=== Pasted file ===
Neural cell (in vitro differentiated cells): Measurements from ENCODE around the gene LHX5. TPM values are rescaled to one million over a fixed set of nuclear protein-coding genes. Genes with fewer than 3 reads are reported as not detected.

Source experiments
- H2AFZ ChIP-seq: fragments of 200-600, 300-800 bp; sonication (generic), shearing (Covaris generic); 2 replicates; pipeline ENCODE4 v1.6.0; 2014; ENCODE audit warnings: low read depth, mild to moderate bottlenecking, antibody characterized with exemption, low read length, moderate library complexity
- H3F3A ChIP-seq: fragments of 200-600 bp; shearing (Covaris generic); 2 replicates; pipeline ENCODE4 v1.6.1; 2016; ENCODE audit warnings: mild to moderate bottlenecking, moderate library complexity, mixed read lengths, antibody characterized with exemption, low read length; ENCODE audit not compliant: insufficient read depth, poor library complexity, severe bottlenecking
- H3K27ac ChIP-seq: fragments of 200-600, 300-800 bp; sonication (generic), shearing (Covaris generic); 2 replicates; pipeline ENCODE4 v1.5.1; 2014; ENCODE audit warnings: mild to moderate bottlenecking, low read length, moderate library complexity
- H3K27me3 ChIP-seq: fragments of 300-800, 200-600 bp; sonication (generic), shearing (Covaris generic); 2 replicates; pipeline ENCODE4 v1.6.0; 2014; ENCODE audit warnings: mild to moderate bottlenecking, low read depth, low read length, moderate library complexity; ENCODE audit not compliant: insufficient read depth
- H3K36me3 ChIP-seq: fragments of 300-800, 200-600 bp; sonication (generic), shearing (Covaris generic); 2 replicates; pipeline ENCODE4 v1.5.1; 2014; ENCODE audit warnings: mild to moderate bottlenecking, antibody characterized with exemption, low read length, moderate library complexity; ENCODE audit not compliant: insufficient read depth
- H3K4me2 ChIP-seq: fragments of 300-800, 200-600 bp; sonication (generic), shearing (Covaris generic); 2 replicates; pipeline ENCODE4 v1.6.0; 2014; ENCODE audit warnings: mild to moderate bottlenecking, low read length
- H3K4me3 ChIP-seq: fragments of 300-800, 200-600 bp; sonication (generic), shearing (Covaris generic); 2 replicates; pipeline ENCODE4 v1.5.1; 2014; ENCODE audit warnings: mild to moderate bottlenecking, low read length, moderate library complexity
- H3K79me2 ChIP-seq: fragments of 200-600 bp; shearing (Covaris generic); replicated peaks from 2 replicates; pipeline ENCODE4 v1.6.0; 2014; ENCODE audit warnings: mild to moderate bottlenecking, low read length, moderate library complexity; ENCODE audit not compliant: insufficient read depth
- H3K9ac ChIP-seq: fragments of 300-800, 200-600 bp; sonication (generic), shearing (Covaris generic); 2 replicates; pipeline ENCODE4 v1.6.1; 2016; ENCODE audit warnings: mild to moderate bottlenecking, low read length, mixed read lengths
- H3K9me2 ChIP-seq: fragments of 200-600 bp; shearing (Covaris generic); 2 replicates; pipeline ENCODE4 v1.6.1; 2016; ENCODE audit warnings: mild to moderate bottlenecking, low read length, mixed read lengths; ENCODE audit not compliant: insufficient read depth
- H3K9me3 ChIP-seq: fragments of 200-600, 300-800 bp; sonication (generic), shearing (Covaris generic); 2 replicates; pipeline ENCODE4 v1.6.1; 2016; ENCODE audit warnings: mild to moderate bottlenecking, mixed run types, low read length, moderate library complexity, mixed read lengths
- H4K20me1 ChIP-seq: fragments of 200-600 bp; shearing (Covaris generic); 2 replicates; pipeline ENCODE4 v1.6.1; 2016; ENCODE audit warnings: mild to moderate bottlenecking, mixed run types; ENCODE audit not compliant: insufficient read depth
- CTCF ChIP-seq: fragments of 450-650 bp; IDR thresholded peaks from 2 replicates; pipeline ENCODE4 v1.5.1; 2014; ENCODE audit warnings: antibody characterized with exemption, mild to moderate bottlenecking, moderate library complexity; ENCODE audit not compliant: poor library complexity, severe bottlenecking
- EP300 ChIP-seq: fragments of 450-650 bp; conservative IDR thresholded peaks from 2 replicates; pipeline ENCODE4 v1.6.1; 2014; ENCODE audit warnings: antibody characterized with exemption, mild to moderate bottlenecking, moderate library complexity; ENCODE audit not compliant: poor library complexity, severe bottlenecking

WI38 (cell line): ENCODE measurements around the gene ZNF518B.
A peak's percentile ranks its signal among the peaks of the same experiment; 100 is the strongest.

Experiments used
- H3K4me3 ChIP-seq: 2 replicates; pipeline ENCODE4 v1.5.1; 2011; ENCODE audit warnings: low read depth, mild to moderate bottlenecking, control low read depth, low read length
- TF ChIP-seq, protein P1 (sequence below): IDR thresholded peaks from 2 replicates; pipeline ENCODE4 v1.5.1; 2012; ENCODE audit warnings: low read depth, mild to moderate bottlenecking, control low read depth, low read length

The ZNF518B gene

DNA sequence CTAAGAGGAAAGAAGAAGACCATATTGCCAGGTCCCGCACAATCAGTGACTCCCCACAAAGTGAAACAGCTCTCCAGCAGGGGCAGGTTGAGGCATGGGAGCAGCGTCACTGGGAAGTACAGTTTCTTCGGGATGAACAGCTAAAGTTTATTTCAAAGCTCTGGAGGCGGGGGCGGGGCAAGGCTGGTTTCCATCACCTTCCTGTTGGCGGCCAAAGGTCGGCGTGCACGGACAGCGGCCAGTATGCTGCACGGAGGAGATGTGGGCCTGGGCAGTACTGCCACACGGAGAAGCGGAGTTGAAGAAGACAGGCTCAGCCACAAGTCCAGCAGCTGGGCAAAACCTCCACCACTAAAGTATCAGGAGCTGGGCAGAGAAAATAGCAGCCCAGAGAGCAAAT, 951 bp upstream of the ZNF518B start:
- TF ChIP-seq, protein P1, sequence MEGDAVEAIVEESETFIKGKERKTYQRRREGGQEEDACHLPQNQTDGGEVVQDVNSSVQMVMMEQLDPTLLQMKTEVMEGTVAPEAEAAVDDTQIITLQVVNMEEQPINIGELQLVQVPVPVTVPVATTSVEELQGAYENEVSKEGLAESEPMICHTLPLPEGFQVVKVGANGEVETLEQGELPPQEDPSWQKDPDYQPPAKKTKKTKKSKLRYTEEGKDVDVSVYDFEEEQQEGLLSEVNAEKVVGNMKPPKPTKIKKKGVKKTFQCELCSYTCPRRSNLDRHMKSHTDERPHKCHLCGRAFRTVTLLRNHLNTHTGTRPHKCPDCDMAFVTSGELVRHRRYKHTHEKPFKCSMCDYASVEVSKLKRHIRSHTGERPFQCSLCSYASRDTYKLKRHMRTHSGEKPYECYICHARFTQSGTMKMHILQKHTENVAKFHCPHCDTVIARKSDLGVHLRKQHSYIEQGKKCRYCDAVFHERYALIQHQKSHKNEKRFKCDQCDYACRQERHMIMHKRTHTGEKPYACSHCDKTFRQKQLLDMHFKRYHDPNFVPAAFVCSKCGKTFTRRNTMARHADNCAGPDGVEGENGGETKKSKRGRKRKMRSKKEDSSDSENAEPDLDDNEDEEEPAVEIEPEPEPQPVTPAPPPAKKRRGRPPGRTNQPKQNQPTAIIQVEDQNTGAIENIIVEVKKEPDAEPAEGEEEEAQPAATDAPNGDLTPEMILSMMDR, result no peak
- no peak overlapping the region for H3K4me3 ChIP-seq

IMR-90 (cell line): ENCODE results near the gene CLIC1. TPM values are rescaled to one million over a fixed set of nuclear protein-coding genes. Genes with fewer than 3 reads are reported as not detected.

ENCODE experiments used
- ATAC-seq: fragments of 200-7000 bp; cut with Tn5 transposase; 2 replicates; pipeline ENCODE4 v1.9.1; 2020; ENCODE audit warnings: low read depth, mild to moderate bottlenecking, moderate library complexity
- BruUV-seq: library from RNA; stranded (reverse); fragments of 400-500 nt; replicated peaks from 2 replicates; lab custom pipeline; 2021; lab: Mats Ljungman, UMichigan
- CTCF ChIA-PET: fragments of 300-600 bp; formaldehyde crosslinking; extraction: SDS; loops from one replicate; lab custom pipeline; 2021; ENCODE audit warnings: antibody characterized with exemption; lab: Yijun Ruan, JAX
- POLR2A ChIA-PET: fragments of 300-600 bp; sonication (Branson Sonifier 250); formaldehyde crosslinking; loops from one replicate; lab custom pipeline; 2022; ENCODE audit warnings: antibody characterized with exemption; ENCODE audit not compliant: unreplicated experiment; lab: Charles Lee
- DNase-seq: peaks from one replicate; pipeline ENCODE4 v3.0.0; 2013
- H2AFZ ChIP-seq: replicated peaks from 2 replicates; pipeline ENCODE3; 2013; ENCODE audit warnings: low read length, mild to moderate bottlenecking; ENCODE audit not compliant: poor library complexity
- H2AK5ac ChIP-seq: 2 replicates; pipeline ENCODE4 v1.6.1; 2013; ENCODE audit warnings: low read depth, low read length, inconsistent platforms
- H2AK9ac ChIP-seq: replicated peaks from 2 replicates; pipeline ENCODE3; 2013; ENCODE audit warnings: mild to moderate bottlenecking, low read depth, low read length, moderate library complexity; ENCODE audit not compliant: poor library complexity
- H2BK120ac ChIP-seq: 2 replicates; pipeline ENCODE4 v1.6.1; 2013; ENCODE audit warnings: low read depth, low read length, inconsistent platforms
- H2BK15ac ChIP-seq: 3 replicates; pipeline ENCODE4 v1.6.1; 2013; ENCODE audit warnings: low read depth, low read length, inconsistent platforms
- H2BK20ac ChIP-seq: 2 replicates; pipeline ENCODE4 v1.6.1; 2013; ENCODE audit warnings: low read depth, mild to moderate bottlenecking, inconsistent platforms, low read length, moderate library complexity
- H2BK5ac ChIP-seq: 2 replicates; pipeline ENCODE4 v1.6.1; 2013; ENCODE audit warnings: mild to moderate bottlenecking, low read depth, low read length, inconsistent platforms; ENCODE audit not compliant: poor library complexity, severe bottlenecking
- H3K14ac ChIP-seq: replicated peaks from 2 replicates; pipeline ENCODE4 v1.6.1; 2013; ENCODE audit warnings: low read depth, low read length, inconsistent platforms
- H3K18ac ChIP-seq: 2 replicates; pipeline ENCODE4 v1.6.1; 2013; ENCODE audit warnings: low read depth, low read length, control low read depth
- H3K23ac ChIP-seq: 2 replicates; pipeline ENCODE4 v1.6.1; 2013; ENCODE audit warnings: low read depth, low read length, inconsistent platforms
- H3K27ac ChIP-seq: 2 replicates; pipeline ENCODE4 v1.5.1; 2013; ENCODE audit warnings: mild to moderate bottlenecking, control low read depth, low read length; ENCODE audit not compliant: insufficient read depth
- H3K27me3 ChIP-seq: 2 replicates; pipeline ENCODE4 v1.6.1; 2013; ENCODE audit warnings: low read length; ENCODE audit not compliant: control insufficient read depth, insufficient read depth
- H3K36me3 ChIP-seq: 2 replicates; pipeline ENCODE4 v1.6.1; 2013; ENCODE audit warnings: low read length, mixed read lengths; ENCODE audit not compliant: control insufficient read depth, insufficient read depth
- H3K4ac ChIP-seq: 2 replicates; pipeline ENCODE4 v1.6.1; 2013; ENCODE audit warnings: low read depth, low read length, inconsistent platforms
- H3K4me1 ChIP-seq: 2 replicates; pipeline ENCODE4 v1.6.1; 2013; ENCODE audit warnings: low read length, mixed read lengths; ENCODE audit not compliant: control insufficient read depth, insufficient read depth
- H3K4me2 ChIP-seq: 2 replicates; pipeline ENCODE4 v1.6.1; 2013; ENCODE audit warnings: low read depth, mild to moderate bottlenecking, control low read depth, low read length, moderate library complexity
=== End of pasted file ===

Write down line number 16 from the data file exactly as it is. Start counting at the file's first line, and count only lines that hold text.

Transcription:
- EP300 ChIP-seq: fragments of 450-650 bp; conservative IDR thresholded peaks from 2 replicates; pipeline ENCODE4 v1.6.1; 2014; ENCODE audit warnings: antibody characterized with exemption, mild to moderate bottlenecking, moderate library complexity; ENCODE audit not compliant: poor library complexity, severe bottlenecking